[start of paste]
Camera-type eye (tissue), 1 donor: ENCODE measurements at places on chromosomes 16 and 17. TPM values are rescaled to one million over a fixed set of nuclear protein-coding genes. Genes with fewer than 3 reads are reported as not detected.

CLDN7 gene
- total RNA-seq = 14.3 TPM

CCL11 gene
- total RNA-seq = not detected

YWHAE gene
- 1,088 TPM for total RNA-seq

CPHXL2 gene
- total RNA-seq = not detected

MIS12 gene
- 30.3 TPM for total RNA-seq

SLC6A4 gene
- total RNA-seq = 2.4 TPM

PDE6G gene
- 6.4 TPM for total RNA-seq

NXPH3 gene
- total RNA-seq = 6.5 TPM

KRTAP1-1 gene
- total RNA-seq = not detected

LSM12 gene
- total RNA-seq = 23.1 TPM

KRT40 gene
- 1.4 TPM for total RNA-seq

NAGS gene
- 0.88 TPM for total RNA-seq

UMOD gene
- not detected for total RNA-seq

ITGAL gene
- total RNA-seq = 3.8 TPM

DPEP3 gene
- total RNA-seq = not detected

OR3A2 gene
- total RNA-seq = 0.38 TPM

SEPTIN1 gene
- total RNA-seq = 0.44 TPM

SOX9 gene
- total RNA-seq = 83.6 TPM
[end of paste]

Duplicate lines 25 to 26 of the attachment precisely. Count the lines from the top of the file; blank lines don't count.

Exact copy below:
- 0.88 TPM for total RNA-seq

UMOD gene